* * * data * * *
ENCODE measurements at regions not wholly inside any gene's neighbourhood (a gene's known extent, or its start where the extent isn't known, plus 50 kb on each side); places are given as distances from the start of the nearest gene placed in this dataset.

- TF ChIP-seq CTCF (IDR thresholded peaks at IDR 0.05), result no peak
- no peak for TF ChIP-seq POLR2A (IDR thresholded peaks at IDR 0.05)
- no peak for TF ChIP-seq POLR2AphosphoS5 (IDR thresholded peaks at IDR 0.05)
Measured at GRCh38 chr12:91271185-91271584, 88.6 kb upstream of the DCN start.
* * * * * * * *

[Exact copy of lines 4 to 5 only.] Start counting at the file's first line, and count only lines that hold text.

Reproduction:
- no peak for TF ChIP-seq POLR2AphosphoS5 (IDR thresholded peaks at IDR 0.05)
Measured at GRCh38 chr12:91271185-91271584, 88.6 kb upstream of the DCN start.